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Maintaining Good Sexual Health

Health is not just the absence of disease or infirmity; instead it is a state of complete physical, mental and social well-being (WHO). In order to reach this state, all aspects of human functioning have to be taken into account, including ones sexuality, or sexual functioning.

Sexuality is a big part of being human. Love, affection and sexual intimacy all play a role in healthy relationships. They also contribute to your sense of well-being. A number of disorders and diseases can affect the ability to have or enjoy sex, including erectile dysfunction, infertility, fear of unplanned pregnancy, sexual transmitted diseases and cancer.

However, a state of physical, emotional, mental and social well-being in sexuality is not merely the absence of disease, dysfunction or infirmity. It requires a positive and respectful approach to sexuality and sexual relationships, which creates the possibility of having pleasurable and safe sexual experiences, free of coercion, discrimination and violence. For sexual health to be attained and maintained, the sexual rights of all persons must be respected, protected and fulfilled.

Good nutrition, exercise and adequate sleep are all required for sexual health.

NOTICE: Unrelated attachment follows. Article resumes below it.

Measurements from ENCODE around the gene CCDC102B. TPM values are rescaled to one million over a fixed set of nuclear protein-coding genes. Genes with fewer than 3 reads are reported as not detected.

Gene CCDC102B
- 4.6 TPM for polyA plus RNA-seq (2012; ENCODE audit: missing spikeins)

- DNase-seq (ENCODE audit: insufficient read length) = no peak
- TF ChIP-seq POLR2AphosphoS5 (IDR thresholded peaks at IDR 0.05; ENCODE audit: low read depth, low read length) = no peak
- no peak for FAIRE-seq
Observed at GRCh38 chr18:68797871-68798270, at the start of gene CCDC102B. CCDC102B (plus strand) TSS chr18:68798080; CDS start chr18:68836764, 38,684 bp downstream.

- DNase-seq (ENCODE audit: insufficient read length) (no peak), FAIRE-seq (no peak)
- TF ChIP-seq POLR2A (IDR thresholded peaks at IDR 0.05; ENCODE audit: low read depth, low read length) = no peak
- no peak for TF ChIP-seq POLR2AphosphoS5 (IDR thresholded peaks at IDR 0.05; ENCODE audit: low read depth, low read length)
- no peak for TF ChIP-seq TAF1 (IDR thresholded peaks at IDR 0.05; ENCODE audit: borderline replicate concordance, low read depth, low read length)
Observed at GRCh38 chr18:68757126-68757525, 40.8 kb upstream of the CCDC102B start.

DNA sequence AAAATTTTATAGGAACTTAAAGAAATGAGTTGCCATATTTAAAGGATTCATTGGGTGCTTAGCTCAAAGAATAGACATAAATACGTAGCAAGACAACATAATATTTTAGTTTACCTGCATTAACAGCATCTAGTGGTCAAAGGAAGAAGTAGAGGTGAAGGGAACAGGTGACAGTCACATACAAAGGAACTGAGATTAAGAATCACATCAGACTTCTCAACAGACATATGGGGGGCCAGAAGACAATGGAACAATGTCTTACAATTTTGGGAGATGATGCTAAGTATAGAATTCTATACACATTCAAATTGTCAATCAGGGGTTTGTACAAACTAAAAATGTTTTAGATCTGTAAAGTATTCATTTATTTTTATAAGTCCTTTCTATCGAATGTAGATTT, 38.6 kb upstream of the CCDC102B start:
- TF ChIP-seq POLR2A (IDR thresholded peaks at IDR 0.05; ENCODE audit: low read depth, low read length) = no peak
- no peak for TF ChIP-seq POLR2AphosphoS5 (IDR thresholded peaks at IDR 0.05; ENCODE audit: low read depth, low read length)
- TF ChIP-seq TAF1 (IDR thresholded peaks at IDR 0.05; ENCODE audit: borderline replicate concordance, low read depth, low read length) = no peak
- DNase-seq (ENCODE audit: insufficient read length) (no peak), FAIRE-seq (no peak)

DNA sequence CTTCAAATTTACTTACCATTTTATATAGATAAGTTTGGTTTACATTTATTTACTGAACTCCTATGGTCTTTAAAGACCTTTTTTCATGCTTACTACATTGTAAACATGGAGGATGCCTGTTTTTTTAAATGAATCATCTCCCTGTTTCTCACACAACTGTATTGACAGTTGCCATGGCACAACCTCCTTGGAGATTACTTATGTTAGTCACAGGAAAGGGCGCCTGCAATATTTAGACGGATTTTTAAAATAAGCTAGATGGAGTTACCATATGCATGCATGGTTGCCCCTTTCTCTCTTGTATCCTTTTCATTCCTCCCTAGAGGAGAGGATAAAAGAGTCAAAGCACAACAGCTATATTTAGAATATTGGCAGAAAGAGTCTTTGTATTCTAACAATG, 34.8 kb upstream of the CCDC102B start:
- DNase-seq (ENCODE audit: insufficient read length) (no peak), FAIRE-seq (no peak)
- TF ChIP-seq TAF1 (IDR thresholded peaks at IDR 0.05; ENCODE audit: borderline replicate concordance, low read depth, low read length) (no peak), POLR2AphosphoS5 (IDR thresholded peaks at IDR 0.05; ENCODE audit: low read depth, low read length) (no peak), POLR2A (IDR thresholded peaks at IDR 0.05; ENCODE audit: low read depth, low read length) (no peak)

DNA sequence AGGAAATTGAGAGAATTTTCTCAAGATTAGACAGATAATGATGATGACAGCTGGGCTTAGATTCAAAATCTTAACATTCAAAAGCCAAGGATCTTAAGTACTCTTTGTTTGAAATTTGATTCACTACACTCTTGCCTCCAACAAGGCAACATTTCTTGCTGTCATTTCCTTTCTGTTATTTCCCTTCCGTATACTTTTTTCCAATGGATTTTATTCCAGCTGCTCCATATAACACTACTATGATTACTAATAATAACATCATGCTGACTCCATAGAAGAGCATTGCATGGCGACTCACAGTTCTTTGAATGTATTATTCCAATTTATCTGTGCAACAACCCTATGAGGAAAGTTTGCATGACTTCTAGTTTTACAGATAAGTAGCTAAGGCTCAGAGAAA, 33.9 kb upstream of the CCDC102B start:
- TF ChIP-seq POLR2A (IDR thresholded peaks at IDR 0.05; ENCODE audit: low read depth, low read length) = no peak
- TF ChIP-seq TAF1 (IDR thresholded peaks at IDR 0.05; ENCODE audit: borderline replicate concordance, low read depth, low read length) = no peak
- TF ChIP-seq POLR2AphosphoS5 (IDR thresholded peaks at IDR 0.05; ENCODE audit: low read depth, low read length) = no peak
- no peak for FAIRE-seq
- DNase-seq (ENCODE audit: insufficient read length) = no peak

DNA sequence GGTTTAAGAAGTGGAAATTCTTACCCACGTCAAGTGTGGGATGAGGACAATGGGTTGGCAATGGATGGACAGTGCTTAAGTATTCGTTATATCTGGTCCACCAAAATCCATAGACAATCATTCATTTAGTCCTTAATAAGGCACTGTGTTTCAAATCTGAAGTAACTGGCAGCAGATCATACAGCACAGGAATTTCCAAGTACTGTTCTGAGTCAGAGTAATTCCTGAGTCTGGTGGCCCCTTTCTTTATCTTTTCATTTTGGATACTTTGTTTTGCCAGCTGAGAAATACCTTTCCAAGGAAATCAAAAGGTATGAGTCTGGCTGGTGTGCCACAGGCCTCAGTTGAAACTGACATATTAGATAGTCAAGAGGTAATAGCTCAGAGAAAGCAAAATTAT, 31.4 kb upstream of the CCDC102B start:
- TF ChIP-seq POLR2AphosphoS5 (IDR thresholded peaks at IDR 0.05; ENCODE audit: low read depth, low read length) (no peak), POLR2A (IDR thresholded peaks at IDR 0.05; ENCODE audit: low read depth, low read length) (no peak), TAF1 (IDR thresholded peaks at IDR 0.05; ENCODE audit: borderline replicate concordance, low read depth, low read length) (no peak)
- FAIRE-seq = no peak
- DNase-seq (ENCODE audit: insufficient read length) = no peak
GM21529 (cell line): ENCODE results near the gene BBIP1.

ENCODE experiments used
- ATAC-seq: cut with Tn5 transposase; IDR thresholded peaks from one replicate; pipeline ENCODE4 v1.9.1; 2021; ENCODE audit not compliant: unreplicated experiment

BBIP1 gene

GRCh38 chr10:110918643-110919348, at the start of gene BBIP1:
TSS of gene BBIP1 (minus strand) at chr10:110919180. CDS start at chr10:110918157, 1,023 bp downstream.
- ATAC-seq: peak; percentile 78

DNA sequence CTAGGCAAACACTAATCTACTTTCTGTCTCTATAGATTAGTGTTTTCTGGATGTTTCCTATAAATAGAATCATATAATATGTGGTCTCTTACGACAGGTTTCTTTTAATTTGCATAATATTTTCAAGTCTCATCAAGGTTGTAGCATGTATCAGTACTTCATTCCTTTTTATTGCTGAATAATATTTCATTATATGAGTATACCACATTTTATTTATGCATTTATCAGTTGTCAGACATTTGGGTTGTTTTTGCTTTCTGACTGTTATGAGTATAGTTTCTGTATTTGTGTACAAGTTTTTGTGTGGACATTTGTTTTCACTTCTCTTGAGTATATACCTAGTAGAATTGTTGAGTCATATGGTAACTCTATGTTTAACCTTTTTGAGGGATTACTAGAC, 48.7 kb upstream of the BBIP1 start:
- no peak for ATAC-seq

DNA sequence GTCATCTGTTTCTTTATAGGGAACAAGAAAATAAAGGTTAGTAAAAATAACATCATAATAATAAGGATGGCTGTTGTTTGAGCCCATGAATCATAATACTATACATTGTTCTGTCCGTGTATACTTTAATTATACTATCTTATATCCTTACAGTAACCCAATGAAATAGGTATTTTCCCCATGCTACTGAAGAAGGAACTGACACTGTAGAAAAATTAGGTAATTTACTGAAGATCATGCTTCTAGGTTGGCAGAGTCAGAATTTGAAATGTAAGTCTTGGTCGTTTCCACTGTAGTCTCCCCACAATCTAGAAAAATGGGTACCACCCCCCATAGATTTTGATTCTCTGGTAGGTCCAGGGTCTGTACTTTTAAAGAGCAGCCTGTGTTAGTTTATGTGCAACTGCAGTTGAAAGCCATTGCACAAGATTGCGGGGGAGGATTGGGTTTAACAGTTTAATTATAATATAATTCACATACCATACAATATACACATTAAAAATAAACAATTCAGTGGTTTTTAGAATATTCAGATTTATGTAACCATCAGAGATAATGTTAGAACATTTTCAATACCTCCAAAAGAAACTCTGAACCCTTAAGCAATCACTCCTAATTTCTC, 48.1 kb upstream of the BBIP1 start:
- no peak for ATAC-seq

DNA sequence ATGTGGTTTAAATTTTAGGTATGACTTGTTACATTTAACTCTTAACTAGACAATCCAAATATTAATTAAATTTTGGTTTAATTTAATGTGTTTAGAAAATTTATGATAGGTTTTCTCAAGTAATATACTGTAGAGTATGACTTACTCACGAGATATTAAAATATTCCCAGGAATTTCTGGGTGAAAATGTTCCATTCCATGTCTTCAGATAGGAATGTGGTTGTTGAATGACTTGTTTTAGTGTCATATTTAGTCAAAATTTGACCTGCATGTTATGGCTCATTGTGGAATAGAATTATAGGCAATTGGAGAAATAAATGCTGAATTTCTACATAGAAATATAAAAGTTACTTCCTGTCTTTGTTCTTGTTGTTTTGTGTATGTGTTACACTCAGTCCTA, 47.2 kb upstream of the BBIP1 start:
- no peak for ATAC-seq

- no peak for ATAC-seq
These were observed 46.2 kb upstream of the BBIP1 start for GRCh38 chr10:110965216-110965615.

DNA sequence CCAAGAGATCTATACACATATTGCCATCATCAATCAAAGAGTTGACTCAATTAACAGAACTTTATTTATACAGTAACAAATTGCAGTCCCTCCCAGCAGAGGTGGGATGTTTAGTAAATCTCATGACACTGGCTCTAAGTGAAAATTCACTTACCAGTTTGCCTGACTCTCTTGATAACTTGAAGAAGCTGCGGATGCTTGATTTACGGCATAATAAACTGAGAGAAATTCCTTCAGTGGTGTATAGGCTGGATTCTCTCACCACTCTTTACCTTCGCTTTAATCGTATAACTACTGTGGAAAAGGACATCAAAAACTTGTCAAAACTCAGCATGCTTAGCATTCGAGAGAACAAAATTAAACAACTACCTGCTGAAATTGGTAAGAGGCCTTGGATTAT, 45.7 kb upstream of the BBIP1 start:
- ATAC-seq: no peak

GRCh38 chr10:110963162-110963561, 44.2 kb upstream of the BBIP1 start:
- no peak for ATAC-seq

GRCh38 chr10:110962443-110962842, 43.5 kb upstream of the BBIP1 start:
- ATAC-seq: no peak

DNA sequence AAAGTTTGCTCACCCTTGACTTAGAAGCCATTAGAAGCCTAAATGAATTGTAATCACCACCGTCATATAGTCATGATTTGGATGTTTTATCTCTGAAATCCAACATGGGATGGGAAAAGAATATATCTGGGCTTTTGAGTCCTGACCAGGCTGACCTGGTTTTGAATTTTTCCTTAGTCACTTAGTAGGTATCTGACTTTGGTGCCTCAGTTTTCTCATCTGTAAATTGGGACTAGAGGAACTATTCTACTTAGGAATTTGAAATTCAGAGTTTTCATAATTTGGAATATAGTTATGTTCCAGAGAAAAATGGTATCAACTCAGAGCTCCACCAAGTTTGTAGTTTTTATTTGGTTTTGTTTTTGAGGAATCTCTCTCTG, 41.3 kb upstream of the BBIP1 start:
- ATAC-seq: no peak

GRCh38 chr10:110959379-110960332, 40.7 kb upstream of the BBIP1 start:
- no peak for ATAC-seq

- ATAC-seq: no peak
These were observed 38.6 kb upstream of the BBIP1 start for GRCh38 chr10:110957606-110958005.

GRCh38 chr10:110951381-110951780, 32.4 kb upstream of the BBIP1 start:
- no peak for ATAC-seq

Sexuality is an integral part of human life and an understanding of sexuality is critical to improving sexual health. From infancy, we are conditioned for what our sexual life will be. Genuinely affectionate touch, attachment and bonding, together with good guidance, love and care early in life, prepare children for healthy sexual development and maturation. Such development entails an understanding that men, women and teenagers have different needs in regards to sexual health. Natural sexual curiosity, experimentation and learning before and during adolescence are both normal and healthy. Adolescence is a time for learning to love oneself and others and to be responsible in one's relationship. During this period, young people develop intimate bonds and learn to enjoy the pleasures of sexual activity. They must also learn about the health risks associated with sexual practice and behaviour and the consequences of these risks. This period sets the stage for mature adult sexual relationships.

Adults transfer their knowledge, beliefs and assumptions about sexuality and sexual life to their children and with this, patterns of sexual health or ill-health are established. For older persons, sexual activity can be pleasurable and fulfilling, but with age comes also increased risk of ill-health, and its adverse effects on sexuality.

Sexual health is therefore particularly dependent on a lifestyle that involves certain behaviours which are healthy and which is associated with ones ability to choose.

It is important to an individual's total well-being. It is not restricted to the reproductive years and involves the ability to be able to understand and assess the risk involved in ones sexual behaviour. It requires a supportive, protective environment and includes freedom from sexual abuse and discrimination. Sexual health and well-being are essential if people are to live responsible, safe and satisfying lives, recognizing that people have the option to practice abstinence if they choose to do so.